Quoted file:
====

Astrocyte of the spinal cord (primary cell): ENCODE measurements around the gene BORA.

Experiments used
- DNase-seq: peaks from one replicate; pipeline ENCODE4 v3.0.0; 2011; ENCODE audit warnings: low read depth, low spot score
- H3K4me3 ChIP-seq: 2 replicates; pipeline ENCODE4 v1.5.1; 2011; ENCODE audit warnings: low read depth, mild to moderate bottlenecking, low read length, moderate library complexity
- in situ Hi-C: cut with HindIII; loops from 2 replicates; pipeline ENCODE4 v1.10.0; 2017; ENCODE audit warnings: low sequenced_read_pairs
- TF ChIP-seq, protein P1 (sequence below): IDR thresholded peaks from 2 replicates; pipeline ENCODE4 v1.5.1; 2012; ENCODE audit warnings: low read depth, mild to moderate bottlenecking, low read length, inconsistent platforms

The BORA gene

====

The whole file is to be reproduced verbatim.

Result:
Astrocyte of the spinal cord (primary cell): ENCODE measurements around the gene BORA.

Experiments used
- DNase-seq: peaks from one replicate; pipeline ENCODE4 v3.0.0; 2011; ENCODE audit warnings: low read depth, low spot score
- H3K4me3 ChIP-seq: 2 replicates; pipeline ENCODE4 v1.5.1; 2011; ENCODE audit warnings: low read depth, mild to moderate bottlenecking, low read length, moderate library complexity
- in situ Hi-C: cut with HindIII; loops from 2 replicates; pipeline ENCODE4 v1.10.0; 2017; ENCODE audit warnings: low sequenced_read_pairs
- TF ChIP-seq, protein P1 (sequence below): IDR thresholded peaks from 2 replicates; pipeline ENCODE4 v1.5.1; 2012; ENCODE audit warnings: low read depth, mild to moderate bottlenecking, low read length, inconsistent platforms

The BORA gene